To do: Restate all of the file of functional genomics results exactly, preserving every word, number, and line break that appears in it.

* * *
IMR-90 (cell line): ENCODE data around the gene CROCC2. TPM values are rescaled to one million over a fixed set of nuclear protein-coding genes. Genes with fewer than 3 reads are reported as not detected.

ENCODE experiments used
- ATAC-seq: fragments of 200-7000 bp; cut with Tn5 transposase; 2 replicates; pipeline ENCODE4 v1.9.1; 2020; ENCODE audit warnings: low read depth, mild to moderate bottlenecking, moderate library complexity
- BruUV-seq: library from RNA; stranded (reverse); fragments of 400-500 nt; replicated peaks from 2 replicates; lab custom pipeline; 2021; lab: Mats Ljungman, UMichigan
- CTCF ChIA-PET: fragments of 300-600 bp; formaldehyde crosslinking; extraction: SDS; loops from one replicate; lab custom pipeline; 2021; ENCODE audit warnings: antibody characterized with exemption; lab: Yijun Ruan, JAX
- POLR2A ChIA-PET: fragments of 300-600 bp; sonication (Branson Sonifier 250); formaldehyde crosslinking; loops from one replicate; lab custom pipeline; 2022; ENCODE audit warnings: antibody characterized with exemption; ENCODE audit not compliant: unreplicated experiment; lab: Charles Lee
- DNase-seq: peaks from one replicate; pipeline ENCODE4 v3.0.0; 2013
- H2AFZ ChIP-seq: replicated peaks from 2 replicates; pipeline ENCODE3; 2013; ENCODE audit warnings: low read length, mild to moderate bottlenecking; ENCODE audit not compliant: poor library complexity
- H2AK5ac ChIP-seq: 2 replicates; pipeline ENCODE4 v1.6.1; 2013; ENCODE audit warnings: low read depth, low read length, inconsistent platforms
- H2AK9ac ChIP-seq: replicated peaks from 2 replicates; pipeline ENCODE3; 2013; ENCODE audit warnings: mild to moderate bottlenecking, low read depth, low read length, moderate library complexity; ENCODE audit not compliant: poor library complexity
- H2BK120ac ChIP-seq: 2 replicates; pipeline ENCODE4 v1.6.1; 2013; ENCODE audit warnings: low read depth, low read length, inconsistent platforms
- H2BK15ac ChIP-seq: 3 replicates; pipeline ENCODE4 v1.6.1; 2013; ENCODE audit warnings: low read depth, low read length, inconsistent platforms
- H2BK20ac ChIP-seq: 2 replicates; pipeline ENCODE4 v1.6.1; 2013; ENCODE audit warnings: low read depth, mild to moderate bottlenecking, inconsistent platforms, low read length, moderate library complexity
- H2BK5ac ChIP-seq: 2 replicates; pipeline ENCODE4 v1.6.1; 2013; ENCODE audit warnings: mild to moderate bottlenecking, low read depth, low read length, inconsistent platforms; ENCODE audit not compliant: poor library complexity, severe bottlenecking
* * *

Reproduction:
IMR-90 (cell line): ENCODE data around the gene CROCC2. TPM values are rescaled to one million over a fixed set of nuclear protein-coding genes. Genes with fewer than 3 reads are reported as not detected.

ENCODE experiments used
- ATAC-seq: fragments of 200-7000 bp; cut with Tn5 transposase; 2 replicates; pipeline ENCODE4 v1.9.1; 2020; ENCODE audit warnings: low read depth, mild to moderate bottlenecking, moderate library complexity
- BruUV-seq: library from RNA; stranded (reverse); fragments of 400-500 nt; replicated peaks from 2 replicates; lab custom pipeline; 2021; lab: Mats Ljungman, UMichigan
- CTCF ChIA-PET: fragments of 300-600 bp; formaldehyde crosslinking; extraction: SDS; loops from one replicate; lab custom pipeline; 2021; ENCODE audit warnings: antibody characterized with exemption; lab: Yijun Ruan, JAX
- POLR2A ChIA-PET: fragments of 300-600 bp; sonication (Branson Sonifier 250); formaldehyde crosslinking; loops from one replicate; lab custom pipeline; 2022; ENCODE audit warnings: antibody characterized with exemption; ENCODE audit not compliant: unreplicated experiment; lab: Charles Lee
- DNase-seq: peaks from one replicate; pipeline ENCODE4 v3.0.0; 2013
- H2AFZ ChIP-seq: replicated peaks from 2 replicates; pipeline ENCODE3; 2013; ENCODE audit warnings: low read length, mild to moderate bottlenecking; ENCODE audit not compliant: poor library complexity
- H2AK5ac ChIP-seq: 2 replicates; pipeline ENCODE4 v1.6.1; 2013; ENCODE audit warnings: low read depth, low read length, inconsistent platforms
- H2AK9ac ChIP-seq: replicated peaks from 2 replicates; pipeline ENCODE3; 2013; ENCODE audit warnings: mild to moderate bottlenecking, low read depth, low read length, moderate library complexity; ENCODE audit not compliant: poor library complexity
- H2BK120ac ChIP-seq: 2 replicates; pipeline ENCODE4 v1.6.1; 2013; ENCODE audit warnings: low read depth, low read length, inconsistent platforms
- H2BK15ac ChIP-seq: 3 replicates; pipeline ENCODE4 v1.6.1; 2013; ENCODE audit warnings: low read depth, low read length, inconsistent platforms
- H2BK20ac ChIP-seq: 2 replicates; pipeline ENCODE4 v1.6.1; 2013; ENCODE audit warnings: low read depth, mild to moderate bottlenecking, inconsistent platforms, low read length, moderate library complexity
- H2BK5ac ChIP-seq: 2 replicates; pipeline ENCODE4 v1.6.1; 2013; ENCODE audit warnings: mild to moderate bottlenecking, low read depth, low read length, inconsistent platforms; ENCODE audit not compliant: poor library complexity, severe bottlenecking